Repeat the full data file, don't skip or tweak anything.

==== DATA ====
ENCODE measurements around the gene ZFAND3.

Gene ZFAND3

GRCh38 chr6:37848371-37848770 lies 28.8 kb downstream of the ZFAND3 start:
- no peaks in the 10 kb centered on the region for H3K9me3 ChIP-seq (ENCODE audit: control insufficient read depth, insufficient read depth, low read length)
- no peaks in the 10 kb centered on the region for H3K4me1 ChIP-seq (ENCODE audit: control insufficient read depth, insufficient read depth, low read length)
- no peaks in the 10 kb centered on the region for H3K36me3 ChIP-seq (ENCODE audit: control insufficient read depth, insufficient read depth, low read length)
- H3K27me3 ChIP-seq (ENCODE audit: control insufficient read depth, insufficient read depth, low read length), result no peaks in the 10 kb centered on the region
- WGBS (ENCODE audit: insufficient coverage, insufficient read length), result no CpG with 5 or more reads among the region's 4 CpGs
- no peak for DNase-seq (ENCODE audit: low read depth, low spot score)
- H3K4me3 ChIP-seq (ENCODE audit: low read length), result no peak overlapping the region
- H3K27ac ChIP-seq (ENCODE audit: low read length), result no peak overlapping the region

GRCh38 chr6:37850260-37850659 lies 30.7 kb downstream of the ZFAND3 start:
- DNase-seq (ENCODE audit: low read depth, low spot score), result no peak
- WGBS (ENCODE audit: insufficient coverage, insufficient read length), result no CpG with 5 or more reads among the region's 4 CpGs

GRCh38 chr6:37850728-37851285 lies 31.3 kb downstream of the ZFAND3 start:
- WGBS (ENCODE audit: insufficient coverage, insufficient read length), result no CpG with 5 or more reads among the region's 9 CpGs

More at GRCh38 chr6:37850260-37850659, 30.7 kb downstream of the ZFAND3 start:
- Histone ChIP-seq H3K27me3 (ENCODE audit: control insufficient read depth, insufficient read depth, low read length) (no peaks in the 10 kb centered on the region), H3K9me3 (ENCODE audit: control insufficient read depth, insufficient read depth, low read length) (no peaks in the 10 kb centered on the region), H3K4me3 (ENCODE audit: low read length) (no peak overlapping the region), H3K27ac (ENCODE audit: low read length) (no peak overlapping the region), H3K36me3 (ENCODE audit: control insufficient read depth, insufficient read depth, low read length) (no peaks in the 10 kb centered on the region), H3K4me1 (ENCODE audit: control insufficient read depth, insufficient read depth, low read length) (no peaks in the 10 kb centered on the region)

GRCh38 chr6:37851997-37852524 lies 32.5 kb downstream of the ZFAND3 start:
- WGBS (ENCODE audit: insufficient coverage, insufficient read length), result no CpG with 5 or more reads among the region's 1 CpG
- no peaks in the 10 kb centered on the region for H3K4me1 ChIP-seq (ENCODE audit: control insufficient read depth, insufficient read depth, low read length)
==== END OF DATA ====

ENCODE measurements around the gene ZFAND3.

Gene ZFAND3

GRCh38 chr6:37848371-37848770 lies 28.8 kb downstream of the ZFAND3 start:
- no peaks in the 10 kb centered on the region for H3K9me3 ChIP-seq (ENCODE audit: control insufficient read depth, insufficient read depth, low read length)
- no peaks in the 10 kb centered on the region for H3K4me1 ChIP-seq (ENCODE audit: control insufficient read depth, insufficient read depth, low read length)
- no peaks in the 10 kb centered on the region for H3K36me3 ChIP-seq (ENCODE audit: control insufficient read depth, insufficient read depth, low read length)
- H3K27me3 ChIP-seq (ENCODE audit: control insufficient read depth, insufficient read depth, low read length), result no peaks in the 10 kb centered on the region
- WGBS (ENCODE audit: insufficient coverage, insufficient read length), result no CpG with 5 or more reads among the region's 4 CpGs
- no peak for DNase-seq (ENCODE audit: low read depth, low spot score)
- H3K4me3 ChIP-seq (ENCODE audit: low read length), result no peak overlapping the region
- H3K27ac ChIP-seq (ENCODE audit: low read length), result no peak overlapping the region

GRCh38 chr6:37850260-37850659 lies 30.7 kb downstream of the ZFAND3 start:
- DNase-seq (ENCODE audit: low read depth, low spot score), result no peak
- WGBS (ENCODE audit: insufficient coverage, insufficient read length), result no CpG with 5 or more reads among the region's 4 CpGs

GRCh38 chr6:37850728-37851285 lies 31.3 kb downstream of the ZFAND3 start:
- WGBS (ENCODE audit: insufficient coverage, insufficient read length), result no CpG with 5 or more reads among the region's 9 CpGs

More at GRCh38 chr6:37850260-37850659, 30.7 kb downstream of the ZFAND3 start:
- Histone ChIP-seq H3K27me3 (ENCODE audit: control insufficient read depth, insufficient read depth, low read length) (no peaks in the 10 kb centered on the region), H3K9me3 (ENCODE audit: control insufficient read depth, insufficient read depth, low read length) (no peaks in the 10 kb centered on the region), H3K4me3 (ENCODE audit: low read length) (no peak overlapping the region), H3K27ac (ENCODE audit: low read length) (no peak overlapping the region), H3K36me3 (ENCODE audit: control insufficient read depth, insufficient read depth, low read length) (no peaks in the 10 kb centered on the region), H3K4me1 (ENCODE audit: control insufficient read depth, insufficient read depth, low read length) (no peaks in the 10 kb centered on the region)

GRCh38 chr6:37851997-37852524 lies 32.5 kb downstream of the ZFAND3 start:
- WGBS (ENCODE audit: insufficient coverage, insufficient read length), result no CpG with 5 or more reads among the region's 1 CpG
- no peaks in the 10 kb centered on the region for H3K4me1 ChIP-seq (ENCODE audit: control insufficient read depth, insufficient read depth, low read length)